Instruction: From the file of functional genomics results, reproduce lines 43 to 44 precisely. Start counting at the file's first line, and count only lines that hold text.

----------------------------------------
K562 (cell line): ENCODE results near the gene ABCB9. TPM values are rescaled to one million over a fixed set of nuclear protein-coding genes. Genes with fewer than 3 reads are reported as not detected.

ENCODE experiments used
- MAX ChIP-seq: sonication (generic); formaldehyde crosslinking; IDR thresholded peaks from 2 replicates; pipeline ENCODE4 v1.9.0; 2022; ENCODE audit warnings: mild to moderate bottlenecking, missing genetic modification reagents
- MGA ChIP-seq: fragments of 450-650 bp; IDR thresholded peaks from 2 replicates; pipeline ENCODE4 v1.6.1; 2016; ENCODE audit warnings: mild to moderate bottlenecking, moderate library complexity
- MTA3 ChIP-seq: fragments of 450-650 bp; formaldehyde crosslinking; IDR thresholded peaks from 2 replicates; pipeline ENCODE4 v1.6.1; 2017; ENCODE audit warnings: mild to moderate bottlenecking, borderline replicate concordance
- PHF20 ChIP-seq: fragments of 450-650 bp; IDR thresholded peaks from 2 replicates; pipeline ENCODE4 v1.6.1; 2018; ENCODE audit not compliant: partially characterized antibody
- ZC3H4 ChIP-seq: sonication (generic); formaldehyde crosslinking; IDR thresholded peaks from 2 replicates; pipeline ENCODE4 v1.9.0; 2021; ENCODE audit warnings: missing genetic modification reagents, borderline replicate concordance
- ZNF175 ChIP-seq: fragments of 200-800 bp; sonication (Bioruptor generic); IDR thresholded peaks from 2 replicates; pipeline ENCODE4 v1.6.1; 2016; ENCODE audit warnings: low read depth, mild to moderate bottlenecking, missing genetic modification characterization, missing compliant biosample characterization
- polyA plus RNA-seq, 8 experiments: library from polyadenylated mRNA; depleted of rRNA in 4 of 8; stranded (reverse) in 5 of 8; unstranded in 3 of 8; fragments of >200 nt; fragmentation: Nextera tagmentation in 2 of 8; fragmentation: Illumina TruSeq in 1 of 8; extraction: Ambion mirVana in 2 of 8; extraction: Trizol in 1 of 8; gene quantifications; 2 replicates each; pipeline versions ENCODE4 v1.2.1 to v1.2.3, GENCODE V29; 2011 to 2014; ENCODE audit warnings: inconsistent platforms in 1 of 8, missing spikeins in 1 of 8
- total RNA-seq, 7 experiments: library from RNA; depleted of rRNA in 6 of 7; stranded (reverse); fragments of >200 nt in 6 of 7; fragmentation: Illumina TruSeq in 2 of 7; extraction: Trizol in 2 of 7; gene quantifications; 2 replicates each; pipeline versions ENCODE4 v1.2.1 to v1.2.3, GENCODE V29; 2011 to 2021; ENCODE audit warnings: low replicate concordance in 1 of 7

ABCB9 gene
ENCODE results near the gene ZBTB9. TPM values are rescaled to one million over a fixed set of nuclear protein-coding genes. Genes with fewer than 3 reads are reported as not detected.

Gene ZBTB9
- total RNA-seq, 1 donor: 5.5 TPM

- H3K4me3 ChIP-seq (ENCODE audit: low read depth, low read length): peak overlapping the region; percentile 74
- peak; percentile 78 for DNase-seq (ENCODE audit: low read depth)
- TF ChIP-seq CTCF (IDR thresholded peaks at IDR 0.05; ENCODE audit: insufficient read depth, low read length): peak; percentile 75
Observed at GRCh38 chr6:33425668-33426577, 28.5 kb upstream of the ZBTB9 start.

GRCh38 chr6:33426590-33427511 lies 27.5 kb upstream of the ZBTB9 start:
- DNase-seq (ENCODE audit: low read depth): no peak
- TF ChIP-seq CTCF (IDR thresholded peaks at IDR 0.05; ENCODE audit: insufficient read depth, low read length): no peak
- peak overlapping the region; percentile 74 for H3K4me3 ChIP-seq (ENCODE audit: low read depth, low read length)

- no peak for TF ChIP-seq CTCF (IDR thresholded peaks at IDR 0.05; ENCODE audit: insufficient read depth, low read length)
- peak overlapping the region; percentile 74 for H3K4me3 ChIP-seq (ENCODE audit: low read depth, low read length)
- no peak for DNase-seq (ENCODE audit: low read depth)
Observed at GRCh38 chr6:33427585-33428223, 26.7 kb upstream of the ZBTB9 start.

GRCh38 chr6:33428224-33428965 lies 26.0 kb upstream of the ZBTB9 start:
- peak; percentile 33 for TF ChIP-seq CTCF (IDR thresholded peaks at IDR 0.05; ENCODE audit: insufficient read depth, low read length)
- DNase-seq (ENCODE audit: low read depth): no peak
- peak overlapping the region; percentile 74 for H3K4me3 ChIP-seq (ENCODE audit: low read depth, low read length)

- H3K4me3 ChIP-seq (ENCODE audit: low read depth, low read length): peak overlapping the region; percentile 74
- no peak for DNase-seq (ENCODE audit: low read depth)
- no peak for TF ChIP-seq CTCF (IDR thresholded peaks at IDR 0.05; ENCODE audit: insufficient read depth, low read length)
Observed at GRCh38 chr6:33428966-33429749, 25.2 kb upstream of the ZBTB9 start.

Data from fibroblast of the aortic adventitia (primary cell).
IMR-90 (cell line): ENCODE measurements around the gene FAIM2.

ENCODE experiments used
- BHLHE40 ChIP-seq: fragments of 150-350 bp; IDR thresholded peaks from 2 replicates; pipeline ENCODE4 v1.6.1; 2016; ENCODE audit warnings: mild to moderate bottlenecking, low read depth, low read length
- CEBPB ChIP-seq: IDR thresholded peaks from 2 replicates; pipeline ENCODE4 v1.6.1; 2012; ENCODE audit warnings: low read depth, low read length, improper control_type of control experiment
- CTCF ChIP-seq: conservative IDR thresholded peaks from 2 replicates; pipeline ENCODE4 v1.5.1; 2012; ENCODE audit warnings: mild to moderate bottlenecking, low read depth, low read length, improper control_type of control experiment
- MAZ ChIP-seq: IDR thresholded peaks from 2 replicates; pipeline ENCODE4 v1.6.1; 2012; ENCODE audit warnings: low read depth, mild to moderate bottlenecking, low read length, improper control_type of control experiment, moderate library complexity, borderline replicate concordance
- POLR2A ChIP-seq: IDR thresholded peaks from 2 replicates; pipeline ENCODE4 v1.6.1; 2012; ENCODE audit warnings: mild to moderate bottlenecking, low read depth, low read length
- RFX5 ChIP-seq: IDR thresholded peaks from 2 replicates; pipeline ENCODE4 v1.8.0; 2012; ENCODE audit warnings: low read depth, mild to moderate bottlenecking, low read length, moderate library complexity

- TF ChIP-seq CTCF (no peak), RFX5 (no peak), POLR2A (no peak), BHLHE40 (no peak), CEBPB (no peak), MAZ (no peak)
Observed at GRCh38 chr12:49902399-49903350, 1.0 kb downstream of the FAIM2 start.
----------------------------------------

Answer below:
- RFX5 ChIP-seq: IDR thresholded peaks from 2 replicates; pipeline ENCODE4 v1.8.0; 2012; ENCODE audit warnings: low read depth, mild to moderate bottlenecking, low read length, moderate library complexity

- TF ChIP-seq CTCF (no peak), RFX5 (no peak), POLR2A (no peak), BHLHE40 (no peak), CEBPB (no peak), MAZ (no peak)